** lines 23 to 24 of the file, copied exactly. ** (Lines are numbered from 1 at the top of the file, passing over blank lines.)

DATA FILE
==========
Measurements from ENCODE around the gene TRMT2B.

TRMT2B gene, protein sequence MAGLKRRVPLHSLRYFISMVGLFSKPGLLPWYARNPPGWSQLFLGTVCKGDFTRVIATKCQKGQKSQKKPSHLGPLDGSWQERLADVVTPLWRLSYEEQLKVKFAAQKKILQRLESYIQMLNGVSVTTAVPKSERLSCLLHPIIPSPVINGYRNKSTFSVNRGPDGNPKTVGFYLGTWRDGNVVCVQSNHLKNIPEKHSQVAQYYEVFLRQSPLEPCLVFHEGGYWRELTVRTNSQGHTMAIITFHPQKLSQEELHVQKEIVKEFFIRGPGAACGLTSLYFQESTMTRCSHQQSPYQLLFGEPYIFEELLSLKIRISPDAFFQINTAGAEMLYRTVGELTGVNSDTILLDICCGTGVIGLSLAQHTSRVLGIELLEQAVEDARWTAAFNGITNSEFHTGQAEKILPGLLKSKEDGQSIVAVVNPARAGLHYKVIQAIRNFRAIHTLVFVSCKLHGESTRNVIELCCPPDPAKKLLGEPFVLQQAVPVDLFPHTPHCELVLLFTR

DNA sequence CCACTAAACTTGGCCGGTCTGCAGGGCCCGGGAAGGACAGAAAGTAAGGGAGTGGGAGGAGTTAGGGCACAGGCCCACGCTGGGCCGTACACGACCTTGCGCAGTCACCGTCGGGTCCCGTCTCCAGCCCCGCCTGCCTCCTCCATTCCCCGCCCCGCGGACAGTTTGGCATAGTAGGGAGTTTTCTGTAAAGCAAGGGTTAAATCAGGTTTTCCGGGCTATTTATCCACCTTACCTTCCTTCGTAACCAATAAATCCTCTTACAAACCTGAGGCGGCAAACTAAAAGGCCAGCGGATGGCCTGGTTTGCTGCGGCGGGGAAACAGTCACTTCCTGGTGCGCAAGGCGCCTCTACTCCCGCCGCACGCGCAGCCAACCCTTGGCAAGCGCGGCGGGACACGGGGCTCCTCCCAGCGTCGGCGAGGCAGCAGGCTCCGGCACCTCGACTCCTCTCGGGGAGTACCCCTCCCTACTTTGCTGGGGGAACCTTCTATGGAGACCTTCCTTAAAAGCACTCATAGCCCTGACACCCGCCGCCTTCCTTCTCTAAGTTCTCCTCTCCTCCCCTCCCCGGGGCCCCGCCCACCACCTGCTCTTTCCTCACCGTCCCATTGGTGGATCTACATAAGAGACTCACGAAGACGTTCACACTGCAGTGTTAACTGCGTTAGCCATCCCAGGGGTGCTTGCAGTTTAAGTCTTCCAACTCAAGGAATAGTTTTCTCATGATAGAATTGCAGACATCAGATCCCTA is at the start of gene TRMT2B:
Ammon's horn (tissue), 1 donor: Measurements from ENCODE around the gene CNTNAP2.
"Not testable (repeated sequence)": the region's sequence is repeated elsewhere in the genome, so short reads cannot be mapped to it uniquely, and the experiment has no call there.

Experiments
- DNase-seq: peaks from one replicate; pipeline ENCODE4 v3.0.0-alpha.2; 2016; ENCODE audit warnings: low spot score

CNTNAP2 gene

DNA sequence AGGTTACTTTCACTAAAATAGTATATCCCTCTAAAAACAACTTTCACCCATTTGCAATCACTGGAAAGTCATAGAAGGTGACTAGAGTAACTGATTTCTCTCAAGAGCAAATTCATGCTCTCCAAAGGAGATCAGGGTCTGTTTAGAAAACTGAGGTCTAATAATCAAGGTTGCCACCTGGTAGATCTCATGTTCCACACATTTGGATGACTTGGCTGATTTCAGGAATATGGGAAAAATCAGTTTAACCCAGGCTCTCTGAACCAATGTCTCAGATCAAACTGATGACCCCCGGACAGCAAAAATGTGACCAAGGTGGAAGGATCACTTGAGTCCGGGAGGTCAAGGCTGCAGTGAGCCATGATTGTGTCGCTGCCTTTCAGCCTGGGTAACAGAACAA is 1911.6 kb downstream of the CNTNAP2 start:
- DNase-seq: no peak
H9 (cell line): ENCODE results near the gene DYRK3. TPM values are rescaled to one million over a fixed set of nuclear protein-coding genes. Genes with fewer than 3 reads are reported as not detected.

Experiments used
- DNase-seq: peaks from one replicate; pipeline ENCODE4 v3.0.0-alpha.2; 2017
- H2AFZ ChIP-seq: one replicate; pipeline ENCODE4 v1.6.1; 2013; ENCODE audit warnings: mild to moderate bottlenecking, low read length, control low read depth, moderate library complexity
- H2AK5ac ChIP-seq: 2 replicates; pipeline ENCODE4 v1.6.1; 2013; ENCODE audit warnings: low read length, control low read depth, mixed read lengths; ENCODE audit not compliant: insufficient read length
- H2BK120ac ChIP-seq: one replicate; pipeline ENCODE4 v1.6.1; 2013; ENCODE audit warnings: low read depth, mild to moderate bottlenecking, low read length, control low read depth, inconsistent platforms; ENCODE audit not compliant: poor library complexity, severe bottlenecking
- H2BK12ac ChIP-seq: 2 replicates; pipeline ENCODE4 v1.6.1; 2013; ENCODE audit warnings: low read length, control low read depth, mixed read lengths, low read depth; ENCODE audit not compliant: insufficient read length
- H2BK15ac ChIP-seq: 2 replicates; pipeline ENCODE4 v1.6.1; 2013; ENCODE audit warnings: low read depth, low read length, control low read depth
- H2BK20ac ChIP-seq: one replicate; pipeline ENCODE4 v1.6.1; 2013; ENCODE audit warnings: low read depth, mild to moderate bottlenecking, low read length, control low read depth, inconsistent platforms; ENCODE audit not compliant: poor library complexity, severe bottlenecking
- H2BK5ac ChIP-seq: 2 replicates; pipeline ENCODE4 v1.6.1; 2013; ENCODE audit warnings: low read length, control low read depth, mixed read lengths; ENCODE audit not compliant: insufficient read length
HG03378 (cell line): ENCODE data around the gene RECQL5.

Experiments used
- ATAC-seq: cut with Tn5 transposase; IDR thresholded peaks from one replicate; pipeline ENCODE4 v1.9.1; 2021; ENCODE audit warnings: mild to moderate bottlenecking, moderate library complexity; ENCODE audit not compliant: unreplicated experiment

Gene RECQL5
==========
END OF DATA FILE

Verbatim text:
- ATAC-seq: cut with Tn5 transposase; IDR thresholded peaks from one replicate; pipeline ENCODE4 v1.9.1; 2021; ENCODE audit warnings: mild to moderate bottlenecking, moderate library complexity; ENCODE audit not compliant: unreplicated experiment

Gene RECQL5